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Items: 1 to 20 of 98

1.

Effects of host plant and genetic background on the fitness costs of resistance to Bacillus thuringiensis.

Raymond B, Wright DJ, Bonsall MB.

Heredity (Edinb). 2011 Feb;106(2):281-8. doi: 10.1038/hdy.2010.65. Epub 2010 Jun 2.

2.

Genes and environment interact to determine the fitness costs of resistance to Bacillus thuringiensis.

Raymond B, Sayyed AH, Wright DJ.

Proc Biol Sci. 2005 Jul 22;272(1571):1519-24.

3.
4.

Lack of fitness costs and inheritance of resistance to Bacillus thuringiensis Cry1Ac toxin in a near-isogenic strain of Plutella xylostella (Lepidoptera: Plutellidae).

Zhu X, Yang Y, Wu Q, Wang S, Xie W, Guo Z, Kang S, Xia J, Zhang Y.

Pest Manag Sci. 2016 Feb;72(2):289-97. doi: 10.1002/ps.3991. Epub 2015 Mar 13.

PMID:
25684167
5.

Genetic resistance to Bacillus thuringiensis alters feeding behaviour in the cabbage looper, Trichoplusia ni.

Shikano I, Cory JS.

PLoS One. 2014 Jan 21;9(1):e85709. doi: 10.1371/journal.pone.0085709. eCollection 2014.

6.

Genetic and biochemical characterization of field-evolved resistance to Bacillus thuringiensis toxin Cry1Ac in the diamondback moth, Plutella xylostella.

Sayyed AH, Raymond B, Ibiza-Palacios MS, Escriche B, Wright DJ.

Appl Environ Microbiol. 2004 Dec;70(12):7010-7.

7.

Reversal of resistance to Bacillus thuringiensis in Plutella xylostella.

Tabashnik BE, Finson N, Groeters FR, Moar WJ, Johnson MW, Luo K, Adang MJ.

Proc Natl Acad Sci U S A. 1994 May 10;91(10):4120-4.

9.

Tritrophic choice experiments with bt plants, the diamondback moth (Plutella xylostella) and the parasitoid Cotesia plutellae.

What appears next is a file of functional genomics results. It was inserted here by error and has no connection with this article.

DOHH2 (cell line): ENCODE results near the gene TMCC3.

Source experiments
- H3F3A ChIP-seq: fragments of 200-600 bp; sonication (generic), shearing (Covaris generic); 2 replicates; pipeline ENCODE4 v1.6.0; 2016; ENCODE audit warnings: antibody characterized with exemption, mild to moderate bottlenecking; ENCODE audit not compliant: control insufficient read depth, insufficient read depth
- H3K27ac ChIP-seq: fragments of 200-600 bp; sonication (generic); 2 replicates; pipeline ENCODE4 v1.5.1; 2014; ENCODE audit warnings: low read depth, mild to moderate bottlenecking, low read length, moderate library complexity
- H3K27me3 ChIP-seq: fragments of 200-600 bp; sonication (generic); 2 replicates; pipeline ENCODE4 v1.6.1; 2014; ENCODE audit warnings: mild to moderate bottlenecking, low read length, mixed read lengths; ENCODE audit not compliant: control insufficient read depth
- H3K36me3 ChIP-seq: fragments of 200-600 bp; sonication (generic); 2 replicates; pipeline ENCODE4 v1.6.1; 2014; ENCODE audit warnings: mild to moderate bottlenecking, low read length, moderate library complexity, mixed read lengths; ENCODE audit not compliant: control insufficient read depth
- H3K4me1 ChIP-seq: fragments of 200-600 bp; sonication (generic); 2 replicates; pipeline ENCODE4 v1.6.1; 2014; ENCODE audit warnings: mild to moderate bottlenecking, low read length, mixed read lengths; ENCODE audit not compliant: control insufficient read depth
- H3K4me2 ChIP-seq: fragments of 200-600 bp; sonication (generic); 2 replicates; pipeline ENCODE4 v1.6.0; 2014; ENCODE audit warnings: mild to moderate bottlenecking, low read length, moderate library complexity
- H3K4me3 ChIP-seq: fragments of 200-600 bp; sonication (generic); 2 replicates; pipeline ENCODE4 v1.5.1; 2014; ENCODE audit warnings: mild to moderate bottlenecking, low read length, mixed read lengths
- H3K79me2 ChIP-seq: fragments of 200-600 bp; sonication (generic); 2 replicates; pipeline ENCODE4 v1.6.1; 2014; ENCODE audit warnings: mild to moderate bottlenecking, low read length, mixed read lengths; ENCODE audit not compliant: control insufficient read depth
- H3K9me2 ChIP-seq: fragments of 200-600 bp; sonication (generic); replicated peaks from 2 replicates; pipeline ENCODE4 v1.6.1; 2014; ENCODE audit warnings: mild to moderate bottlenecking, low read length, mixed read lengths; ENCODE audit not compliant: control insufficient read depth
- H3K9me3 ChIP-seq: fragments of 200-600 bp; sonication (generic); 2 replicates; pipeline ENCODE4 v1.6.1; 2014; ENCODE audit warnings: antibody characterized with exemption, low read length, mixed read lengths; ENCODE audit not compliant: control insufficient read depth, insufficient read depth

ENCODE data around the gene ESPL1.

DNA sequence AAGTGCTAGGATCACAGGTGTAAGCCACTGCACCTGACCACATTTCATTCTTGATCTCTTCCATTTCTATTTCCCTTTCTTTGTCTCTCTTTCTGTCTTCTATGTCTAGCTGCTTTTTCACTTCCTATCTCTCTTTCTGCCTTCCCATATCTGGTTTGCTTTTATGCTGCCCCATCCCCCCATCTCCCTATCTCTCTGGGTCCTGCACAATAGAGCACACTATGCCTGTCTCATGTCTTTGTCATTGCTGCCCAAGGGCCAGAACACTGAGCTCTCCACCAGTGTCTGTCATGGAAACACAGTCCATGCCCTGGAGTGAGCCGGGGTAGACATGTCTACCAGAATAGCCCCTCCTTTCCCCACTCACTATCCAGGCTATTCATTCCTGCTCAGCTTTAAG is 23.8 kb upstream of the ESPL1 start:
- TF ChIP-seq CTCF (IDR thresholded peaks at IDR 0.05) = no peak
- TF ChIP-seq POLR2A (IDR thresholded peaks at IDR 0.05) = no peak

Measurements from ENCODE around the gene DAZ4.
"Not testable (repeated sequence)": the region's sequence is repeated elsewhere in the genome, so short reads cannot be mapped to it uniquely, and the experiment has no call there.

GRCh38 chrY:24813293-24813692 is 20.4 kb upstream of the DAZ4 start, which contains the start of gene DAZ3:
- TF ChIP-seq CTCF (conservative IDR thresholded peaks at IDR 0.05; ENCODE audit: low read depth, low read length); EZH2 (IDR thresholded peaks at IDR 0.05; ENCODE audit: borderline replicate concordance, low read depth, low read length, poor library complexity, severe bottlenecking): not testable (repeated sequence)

Schuler TH, Potting RP, Denholm I, Clark SJ, Clark AJ, Stewart CN, Poppy GM.

Transgenic Res. 2003 Jun;12(3):351-61.

PMID:
12779123
10.

Modeling the integration of parasitoid, insecticide, and transgenic insecticidal crop for the long-term control of an insect pest.

Onstad DW, Liu X, Chen M, Roush R, Shelton AM.

J Econ Entomol. 2013 Jun;106(3):1103-11.

PMID:
23865173
13.

Cadherin-based resistance to Bacillus thuringiensis cotton in hybrid strains of pink bollworm: fitness costs and incomplete resistance.

Carrière Y, Ellers-Kirk C, Biggs RW, Nyboer ME, Unnithan GC, Dennehy TJ, Tabashnik BE.

J Econ Entomol. 2006 Dec;99(6):1925-35.

PMID:
17195656
14.

The impact of strain diversity and mixed infections on the evolution of resistance to Bacillus thuringiensis.

Raymond B, Wright DJ, Crickmore N, Bonsall MB.

Proc Biol Sci. 2013 Sep 4;280(1769):20131497. doi: 10.1098/rspb.2013.1497. Print 2013 Oct 22.

15.

Insect pathogens as biological control agents: Back to the future.

Lacey LA, Grzywacz D, Shapiro-Ilan DI, Frutos R, Brownbridge M, Goettel MS.

J Invertebr Pathol. 2015 Nov;132:1-41. doi: 10.1016/j.jip.2015.07.009. Epub 2015 Jul 27. Review.

PMID:
26225455
16.

Transgenic Bt-producing Brassica napus: Plutella xylostella selection pressure and fitness of weedy relatives.

Mason P, Braun L, Warwick SI, Zhu B, Stewart CN Jr.

Environ Biosafety Res. 2003 Oct-Dec;2(4):263-76.

PMID:
15612282
17.
18.

Effect of maize lines on larval fitness costs of Cry1F resistance in the European corn borer (Lepidoptera: Crambidae).

Petzold-Maxwell JL, Siegfried BD, Hellmich RL, Abel CA, Coates BS, Spencer TA, Gassmann AJ.

J Econ Entomol. 2014 Apr;107(2):764-72.

PMID:
24772559
19.

Transgenic plants expressing two Bacillus thuringiensis toxins delay insect resistance evolution.

Zhao JZ, Cao J, Li Y, Collins HL, Roush RT, Earle ED, Shelton AM.

Nat Biotechnol. 2003 Dec;21(12):1493-7. Epub 2003 Nov 9.

PMID:
14608363
20.

Different cross-resistance patterns in the diamondback moth (Lepidoptera: Plutellidae) resistant to Bacillus thuringiensis toxin Cry1C.

Zhao JZ, Li YX, Collins HL, Cao J, Earle ED, Shelton AM.

J Econ Entomol. 2001 Dec;94(6):1547-52.

PMID:
11777062

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